The Problem with Leaning In

Last week, Rosa Brooks (an academic mom like us) posted a wonderful piece in response to Sheryl Sandberg’s Lean In mantra. Here’s the link. I admit, I haven’t actually read Lean In, although I followed some of the media hype and blogs surrounding the issue. Overall, I thought it just didn’t apply to me. After all, I don’t work at a company like Facebook. I’m in charge of my own time (for the most part) and besides tenure, I’m not really looking for promotion. Or at least THAT kind of promotion,

Okay, I admit that it would be nice if Harvard calls me up some day, and tells me they will pay for me to visit and decide if I would like to be one of their professors of early American history (tenure assumed). And that’s not going to happen unless my book (hopefully books and articles and talks) get some attention. Which is not going to happen unless I finish writing them. When I start thinking like this, I get all hyped up and feverishly start typing. I then look around for grants and conferences.

Then I remember that I’m doing fine. Yes, I’m not as prolific as some of my friends at R1s who have more research release time (or my friend who is an independent scholar with no kids). But, I am doing my own research, and I’m writing. Just on my own timeline, not some imagined schedule conjured up by comparing myself to others.

And I think that’s one of the biggest problems with Leaning In. What seems to be a solution to being a woman (and mom) in a business environment by networking and working harder, is really just an opportunity to compete with other women. Have you been to the website? It sounds good, it even looks good. But, what I see is just another group of people telling me what I’m doing wrong. How about this… You are doing NOTHING wrong. You have a job? Awesome. You are still working on your PhD? Good for you!

This is one of the many reasons I like the Recline article. Rosa Brooks, who went to college with Sheryl Sandberg, but never met her, said this about that realization:

“Some college students, like my friend Suzanne, take aerobics classes. Some college students, like Sheryl Sandberg, teach aerobics classes. Other college students, like myself, lie around the dorm reading novels. No wonder I can’t remember meeting Sheryl Sandberg in college! She was already busy leaning in. I was busy leaning back on my sofa, with a good book and a nice cup of cocoa.”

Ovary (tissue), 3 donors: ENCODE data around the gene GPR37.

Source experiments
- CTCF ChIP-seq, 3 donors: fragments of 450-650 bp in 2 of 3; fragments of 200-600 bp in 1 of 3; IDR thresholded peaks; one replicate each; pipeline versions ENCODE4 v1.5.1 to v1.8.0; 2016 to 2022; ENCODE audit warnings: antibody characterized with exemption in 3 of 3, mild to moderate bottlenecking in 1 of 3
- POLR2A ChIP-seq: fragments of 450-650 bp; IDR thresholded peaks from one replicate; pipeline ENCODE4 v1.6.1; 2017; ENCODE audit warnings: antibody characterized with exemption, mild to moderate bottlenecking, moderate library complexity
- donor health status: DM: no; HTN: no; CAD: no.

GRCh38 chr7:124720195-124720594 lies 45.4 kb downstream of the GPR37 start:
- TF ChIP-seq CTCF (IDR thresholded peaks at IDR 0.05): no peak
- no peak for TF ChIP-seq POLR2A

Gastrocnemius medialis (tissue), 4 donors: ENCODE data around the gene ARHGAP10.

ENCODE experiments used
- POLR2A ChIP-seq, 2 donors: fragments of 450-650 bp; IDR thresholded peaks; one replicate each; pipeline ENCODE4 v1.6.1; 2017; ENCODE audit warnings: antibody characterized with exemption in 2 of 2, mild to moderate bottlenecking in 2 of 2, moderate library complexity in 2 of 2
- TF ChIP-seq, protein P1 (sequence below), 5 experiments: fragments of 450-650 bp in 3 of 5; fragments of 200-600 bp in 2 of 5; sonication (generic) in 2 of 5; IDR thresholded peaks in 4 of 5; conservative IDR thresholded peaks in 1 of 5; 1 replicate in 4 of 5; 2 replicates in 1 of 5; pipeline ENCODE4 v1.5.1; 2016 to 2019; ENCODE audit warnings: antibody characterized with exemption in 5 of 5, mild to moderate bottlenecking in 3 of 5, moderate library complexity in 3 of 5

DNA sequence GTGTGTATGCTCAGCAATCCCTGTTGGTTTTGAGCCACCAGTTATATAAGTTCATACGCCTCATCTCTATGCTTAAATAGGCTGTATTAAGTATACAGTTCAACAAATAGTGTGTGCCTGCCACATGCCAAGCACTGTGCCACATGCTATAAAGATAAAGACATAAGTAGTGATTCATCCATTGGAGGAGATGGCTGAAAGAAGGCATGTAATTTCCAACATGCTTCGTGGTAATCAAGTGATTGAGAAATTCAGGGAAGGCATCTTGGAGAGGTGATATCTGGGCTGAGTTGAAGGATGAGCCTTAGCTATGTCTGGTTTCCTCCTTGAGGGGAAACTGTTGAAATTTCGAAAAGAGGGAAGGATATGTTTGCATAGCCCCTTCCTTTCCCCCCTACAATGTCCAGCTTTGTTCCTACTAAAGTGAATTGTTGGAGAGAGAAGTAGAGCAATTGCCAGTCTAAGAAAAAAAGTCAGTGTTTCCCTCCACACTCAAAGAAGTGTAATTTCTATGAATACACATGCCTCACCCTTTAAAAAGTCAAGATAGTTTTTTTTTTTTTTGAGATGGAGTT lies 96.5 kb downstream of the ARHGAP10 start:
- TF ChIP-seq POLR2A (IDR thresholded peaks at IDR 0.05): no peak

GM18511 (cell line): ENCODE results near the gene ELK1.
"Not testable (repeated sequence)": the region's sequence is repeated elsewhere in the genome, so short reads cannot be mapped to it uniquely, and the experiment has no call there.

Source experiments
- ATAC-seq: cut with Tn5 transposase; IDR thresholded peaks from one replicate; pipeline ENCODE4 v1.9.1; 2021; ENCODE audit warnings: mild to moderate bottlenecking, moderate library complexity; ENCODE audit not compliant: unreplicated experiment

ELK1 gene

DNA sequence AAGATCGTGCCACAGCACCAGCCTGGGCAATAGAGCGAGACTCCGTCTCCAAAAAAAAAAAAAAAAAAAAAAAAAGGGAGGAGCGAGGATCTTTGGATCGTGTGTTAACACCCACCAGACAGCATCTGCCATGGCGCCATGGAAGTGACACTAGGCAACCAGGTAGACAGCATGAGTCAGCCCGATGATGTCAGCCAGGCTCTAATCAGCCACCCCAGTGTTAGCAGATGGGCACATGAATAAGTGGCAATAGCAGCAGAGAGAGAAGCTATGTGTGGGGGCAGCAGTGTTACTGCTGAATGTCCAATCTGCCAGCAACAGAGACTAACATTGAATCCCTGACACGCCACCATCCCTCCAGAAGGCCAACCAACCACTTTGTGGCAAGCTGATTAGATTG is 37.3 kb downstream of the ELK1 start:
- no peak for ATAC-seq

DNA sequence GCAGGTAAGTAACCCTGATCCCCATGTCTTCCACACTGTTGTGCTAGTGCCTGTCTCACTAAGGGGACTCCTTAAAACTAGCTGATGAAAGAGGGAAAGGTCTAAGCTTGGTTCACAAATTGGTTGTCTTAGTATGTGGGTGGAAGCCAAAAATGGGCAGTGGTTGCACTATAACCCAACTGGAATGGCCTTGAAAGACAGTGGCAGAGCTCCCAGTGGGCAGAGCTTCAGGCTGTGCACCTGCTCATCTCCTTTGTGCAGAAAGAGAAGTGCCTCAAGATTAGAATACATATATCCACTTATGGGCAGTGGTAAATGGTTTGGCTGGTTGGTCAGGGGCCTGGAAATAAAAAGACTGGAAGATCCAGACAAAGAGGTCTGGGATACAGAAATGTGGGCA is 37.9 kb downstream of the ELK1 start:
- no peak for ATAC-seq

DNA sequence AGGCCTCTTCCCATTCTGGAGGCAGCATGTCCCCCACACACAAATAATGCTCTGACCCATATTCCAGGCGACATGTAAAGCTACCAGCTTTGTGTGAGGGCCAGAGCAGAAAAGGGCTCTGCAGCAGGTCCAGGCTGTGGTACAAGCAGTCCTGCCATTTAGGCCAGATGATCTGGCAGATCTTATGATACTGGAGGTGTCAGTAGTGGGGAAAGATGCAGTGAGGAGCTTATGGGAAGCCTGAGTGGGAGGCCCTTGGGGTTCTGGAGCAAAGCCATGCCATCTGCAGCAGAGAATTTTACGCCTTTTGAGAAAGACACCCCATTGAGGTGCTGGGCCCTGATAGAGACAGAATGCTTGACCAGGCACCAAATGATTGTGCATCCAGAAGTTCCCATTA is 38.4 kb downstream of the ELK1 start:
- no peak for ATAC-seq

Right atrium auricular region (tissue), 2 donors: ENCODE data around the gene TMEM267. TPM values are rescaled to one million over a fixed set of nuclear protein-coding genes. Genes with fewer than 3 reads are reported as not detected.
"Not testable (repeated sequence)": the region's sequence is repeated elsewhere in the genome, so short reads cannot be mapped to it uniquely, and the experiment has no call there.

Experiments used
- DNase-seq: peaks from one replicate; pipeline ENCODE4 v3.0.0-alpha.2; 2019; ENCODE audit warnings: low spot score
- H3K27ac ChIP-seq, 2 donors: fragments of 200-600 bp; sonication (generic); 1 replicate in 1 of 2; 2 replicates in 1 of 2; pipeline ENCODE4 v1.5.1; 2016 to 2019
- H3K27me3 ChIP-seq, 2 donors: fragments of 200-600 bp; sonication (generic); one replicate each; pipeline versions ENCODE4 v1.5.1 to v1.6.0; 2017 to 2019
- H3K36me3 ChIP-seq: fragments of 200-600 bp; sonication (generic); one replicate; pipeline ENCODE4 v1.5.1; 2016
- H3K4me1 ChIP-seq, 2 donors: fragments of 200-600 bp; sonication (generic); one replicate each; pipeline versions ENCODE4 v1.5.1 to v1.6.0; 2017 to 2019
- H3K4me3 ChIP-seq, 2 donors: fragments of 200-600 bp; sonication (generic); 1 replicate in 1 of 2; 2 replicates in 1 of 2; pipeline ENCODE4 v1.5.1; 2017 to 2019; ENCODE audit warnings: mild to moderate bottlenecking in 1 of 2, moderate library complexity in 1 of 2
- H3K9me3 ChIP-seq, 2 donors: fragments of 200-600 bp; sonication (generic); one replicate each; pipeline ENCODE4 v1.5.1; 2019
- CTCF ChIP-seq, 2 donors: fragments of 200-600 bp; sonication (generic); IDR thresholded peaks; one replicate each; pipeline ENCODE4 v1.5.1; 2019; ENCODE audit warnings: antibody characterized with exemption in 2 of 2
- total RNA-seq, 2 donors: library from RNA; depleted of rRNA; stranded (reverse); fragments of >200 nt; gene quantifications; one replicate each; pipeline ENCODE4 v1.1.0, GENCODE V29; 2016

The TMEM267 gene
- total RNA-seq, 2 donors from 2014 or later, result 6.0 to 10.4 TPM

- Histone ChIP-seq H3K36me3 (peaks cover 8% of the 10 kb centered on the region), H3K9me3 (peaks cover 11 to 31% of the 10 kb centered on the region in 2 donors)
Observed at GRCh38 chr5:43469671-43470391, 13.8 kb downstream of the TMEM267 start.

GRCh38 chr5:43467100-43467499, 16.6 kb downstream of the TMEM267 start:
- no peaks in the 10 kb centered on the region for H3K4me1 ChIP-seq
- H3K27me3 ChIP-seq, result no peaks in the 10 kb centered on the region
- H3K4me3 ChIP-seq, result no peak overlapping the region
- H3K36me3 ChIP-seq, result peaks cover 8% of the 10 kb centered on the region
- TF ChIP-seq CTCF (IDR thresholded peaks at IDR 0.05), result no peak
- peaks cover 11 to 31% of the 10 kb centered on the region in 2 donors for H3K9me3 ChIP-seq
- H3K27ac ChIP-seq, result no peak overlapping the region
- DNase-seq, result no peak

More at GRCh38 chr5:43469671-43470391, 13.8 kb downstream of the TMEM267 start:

Honestly, I love books and hot chocolate. And I’m not sure if I would be a better person or a better professor if I was one of the students who taught aerobics classes (not that I could). It’s Rosa Brooks realization, after she does Lean In for a few years, that she’s miserable and decides to scale back that really made sense to me. I believe if you honestly WANT to be the best academic there is, go for it, follow the advice of Sheryl Sandberg and network and step-up to the plate at work and school and home all your little hearts desire. I’m not going to compete with you. I’m going to do what’s right for me. And if I need advice, I’m going to turn to the people I love and trust, and who know me best. And who knows, maybe being my own person and doing what’s right for me WILL appeal to Harvard. Laurel Thatcher Ulrich, if you’re reading this, you’re going to LOVE my book when it finally appears.


About msmcdphd

I started this blog because I don't know what I'm doing! I'm a professor at a state school and a mother of one wonderful toddler. There are others out there like me. Maybe together we can come up with something that will be helpful to other women like us just as clueless about how to do this professor mommy thing with dignity.
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